A relative of the nettle, the aluminum plant is a lush houseplant. This evergreen perennial is admired for its silver and green foliage.
While it can be slightly finicky about its environment, it’s generally an easy grower. Tropical by nature, it prefers warmer climates and higher humidity. But don’t let that finicky nature dissuade you from growing it!
You’ll love the look of this perennial plant in your home, and believe me, it’s worth the effort. So let’s talk Pilea cadierei, the aluminum plant!
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|Scientific Name:||Pilea cadierei|
|Common Name(s):||Aluminum plant, watermelon pilea|
|Height & Spread:||12″ tall, minimal spread. Dwarf cultivars 6″.|
|Sun:||Bright but indirect lighting|
|Soil:||Loamy soil-based blend, well-draining|
|Water:||Water when 1/4″ soil is dry, requires high humidity|
|Pests & Diseases:||Mealybugs & spider mites. Also some leaf spot & rot issues.|
All About Aluminum Plant
Originating in Vietnam and China, the aluminum plant is sometimes called watermelon pilea. This is because of the distinctive silvery markings on its leaves. They resemble the stripes on a watermelon.
But it’s completely unrelated to watermelons, or to aluminum for that matter. Pilea cadierei is part of the nettle family, indigenous to tropical jungles. It doesn’t produce showy flowers, and is wholly grown for its foliage.
But that foliage is fascinating! A vibrant mid-range green, each leaf looks like it’s been splashed with aluminum paint. The silvery areas are slightly raised above the leaf surface. Edged with fine, but not sharp teeth, the distinctly oval shape is tipped with a nice point.
These plants typically grow in a clustering or clumping fashion. They’ll reach heights of up to 12″, but there are shorter dwarf cultivars such as Pilea cadierei minima.
When the plant does flower, they are almost unnoticed. The flowers are a pale green hue and don’t stand out much. Even more rarely, they’ll produce an inedible fruit that houses their seeds.
Aluminum Plant Care
Let’s talk about the finer points of growing the watermelon pilea. With the right care, your plant will thrive indoors!
Light & Temperature
Tropical plants like Pilea cadierei are slightly picky about light and temperature. They like it warmer than outdoor conditions in the continental US typically provide. Because of this, they’re grown outdoors only in USDA zones 11 and 12, in locations like Hawaii or Puerto Rico.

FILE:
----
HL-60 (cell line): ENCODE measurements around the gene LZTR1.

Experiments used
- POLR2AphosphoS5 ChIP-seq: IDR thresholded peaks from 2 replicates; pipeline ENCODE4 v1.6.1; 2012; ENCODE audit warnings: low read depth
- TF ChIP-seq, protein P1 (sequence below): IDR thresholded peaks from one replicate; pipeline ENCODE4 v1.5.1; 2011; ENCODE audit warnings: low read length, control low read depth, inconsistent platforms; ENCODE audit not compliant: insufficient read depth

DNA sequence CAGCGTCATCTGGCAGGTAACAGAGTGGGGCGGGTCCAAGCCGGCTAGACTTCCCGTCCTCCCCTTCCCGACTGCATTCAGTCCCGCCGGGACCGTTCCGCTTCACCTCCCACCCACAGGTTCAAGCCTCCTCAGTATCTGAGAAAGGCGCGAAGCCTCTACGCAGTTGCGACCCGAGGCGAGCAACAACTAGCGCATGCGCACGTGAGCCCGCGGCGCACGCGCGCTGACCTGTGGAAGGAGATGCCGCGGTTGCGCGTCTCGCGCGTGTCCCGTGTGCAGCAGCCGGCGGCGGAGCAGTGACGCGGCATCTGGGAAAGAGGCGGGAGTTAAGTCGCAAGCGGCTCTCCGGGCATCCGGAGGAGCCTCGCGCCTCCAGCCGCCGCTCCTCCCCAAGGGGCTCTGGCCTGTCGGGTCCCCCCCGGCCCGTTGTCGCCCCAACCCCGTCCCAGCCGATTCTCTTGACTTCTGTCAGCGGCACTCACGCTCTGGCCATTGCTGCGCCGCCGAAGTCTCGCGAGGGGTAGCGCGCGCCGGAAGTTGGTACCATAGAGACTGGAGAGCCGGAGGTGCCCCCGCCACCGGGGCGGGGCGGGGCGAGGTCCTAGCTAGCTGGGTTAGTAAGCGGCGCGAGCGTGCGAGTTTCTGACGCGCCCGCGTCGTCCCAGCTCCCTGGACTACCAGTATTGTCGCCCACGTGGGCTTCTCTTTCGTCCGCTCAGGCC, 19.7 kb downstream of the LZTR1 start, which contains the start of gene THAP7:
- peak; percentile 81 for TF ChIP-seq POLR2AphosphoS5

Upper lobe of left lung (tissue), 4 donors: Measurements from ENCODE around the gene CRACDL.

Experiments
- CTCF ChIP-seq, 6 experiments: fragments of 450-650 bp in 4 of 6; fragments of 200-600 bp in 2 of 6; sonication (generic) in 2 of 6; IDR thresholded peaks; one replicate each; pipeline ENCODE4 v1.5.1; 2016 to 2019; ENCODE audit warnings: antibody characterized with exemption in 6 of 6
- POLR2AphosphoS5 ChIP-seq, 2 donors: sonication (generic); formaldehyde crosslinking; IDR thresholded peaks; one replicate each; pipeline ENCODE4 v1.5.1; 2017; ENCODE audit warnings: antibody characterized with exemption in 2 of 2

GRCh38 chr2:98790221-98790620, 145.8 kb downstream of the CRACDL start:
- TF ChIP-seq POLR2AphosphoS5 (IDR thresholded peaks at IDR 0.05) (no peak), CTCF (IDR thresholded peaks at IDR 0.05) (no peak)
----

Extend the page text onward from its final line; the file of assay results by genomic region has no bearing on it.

For houseplant lovers, this makes it a perfect fit in most homes. As long as the average temperature in your house doesn’t drop below 60 degrees, your plant should be fine.
The complication comes from its lighting preferences. Watermelon pilea prefers very bright but indirect lighting. Direct sun can cause sunburn and discoloration of the leaves. Too little sun will cause the plant to stretch out towards the brightest light source. This legginess can be unappealing.
For most of us, placing our plant in a north-facing window should provide plenty of bright light. It will also prevent direct sun exposure. Be sure to turn your plant every few days to ensure even light exposure and prevent a lopsided plant.
Water & Humidity
Evenly-moist soil during the growing season is best for this plant. Try to prevent soil which is soggy, as this can promote root rot conditions. When the top quarter-inch is dry, water again. As the seasons shift towards the colder months of the year, the plant will need less watering.
Jungle-dwelling plants like aluminum plant get lots of humidity in their natural environment. They’ll still want it even in your home. Keep your plant out of the airflow from air conditioners or heaters to prevent drying out. Also, adding a humidifier or pebble tray with water beneath the plant helps. This raises the humidity directly around your plant. Misting it may also be of use.
Those of us who are lucky enough to have north-facing bathrooms with windows have an added bonus. This plant absolutely loves the humidity that builds up in most bathrooms. The steam from the shower will be a perfect match for your pilea.
Unlike some other types of houseplant, this one requires soil-based potting mixes. One which is loamy or peaty, but which drains off excess water well is a must. It should be able to retain a decent amount of moisture without going muddy.
The soil’s pH is not a great concern when dealing with aluminum plant. A neutral range is simplest, but it will tolerate alkaline or acidic soils as well.
Aim for a soil which is fairly organic-rich if possible. In its natural environment, leaf mulch would naturally build up around the plants.